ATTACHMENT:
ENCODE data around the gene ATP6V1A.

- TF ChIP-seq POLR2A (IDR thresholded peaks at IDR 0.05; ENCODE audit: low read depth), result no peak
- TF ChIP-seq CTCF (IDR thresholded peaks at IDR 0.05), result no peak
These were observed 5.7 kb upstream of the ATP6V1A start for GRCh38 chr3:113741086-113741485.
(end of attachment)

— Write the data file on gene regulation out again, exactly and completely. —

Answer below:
ENCODE data around the gene ATP6V1A.

- TF ChIP-seq POLR2A (IDR thresholded peaks at IDR 0.05; ENCODE audit: low read depth), result no peak
- TF ChIP-seq CTCF (IDR thresholded peaks at IDR 0.05), result no peak
These were observed 5.7 kb upstream of the ATP6V1A start for GRCh38 chr3:113741086-113741485.